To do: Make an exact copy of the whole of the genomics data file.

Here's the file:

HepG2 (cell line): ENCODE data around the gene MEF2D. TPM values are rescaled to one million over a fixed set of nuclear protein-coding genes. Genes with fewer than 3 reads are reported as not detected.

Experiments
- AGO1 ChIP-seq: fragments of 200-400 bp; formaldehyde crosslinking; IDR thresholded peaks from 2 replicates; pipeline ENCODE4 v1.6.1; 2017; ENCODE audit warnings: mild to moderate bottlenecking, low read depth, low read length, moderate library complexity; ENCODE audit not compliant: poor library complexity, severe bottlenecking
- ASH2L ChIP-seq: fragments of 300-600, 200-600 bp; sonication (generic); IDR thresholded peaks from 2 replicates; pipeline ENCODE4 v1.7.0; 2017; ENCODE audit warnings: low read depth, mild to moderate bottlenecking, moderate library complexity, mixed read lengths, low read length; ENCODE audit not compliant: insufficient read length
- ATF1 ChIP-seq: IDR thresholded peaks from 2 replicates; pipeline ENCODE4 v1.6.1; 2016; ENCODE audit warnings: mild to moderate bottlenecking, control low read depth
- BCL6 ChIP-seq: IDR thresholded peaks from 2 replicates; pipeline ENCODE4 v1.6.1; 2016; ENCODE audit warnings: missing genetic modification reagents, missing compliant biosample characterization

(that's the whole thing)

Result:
HepG2 (cell line): ENCODE data around the gene MEF2D. TPM values are rescaled to one million over a fixed set of nuclear protein-coding genes. Genes with fewer than 3 reads are reported as not detected.

Experiments
- AGO1 ChIP-seq: fragments of 200-400 bp; formaldehyde crosslinking; IDR thresholded peaks from 2 replicates; pipeline ENCODE4 v1.6.1; 2017; ENCODE audit warnings: mild to moderate bottlenecking, low read depth, low read length, moderate library complexity; ENCODE audit not compliant: poor library complexity, severe bottlenecking
- ASH2L ChIP-seq: fragments of 300-600, 200-600 bp; sonication (generic); IDR thresholded peaks from 2 replicates; pipeline ENCODE4 v1.7.0; 2017; ENCODE audit warnings: low read depth, mild to moderate bottlenecking, moderate library complexity, mixed read lengths, low read length; ENCODE audit not compliant: insufficient read length
- ATF1 ChIP-seq: IDR thresholded peaks from 2 replicates; pipeline ENCODE4 v1.6.1; 2016; ENCODE audit warnings: mild to moderate bottlenecking, control low read depth
- BCL6 ChIP-seq: IDR thresholded peaks from 2 replicates; pipeline ENCODE4 v1.6.1; 2016; ENCODE audit warnings: missing genetic modification reagents, missing compliant biosample characterization